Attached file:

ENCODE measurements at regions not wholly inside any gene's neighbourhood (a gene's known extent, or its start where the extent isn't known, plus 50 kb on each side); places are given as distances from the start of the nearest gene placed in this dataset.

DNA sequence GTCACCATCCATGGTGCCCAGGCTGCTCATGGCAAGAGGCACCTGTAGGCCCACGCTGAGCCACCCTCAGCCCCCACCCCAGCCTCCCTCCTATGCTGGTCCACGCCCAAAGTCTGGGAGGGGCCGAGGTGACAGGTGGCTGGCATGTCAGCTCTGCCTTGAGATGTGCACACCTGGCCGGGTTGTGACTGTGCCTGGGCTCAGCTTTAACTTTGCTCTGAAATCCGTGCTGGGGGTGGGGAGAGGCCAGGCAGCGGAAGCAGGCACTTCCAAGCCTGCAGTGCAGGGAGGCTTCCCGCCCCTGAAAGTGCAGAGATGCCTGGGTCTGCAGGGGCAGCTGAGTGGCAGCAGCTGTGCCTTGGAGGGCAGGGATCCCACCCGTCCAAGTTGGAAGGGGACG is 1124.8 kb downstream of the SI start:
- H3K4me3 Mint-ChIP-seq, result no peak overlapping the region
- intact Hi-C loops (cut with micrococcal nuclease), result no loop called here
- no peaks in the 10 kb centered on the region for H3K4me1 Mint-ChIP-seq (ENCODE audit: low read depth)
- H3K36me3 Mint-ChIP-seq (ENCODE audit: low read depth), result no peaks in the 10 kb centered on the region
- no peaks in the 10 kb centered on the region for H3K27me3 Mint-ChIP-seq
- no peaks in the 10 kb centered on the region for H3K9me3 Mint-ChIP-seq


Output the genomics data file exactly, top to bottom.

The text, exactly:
ENCODE measurements at regions not wholly inside any gene's neighbourhood (a gene's known extent, or its start where the extent isn't known, plus 50 kb on each side); places are given as distances from the start of the nearest gene placed in this dataset.

DNA sequence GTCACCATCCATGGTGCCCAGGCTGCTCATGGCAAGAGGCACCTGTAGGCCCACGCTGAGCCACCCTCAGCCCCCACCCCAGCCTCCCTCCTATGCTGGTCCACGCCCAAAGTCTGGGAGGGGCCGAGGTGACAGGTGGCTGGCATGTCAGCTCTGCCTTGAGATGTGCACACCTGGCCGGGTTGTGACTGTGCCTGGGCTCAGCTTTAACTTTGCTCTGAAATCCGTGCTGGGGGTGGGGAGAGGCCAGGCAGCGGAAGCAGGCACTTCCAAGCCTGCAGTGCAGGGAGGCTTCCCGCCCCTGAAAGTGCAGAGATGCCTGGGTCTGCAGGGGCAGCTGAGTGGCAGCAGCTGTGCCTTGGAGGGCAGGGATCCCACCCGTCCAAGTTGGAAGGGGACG is 1124.8 kb downstream of the SI start:
- H3K4me3 Mint-ChIP-seq, result no peak overlapping the region
- intact Hi-C loops (cut with micrococcal nuclease), result no loop called here
- no peaks in the 10 kb centered on the region for H3K4me1 Mint-ChIP-seq (ENCODE audit: low read depth)
- H3K36me3 Mint-ChIP-seq (ENCODE audit: low read depth), result no peaks in the 10 kb centered on the region
- no peaks in the 10 kb centered on the region for H3K27me3 Mint-ChIP-seq
- no peaks in the 10 kb centered on the region for H3K9me3 Mint-ChIP-seq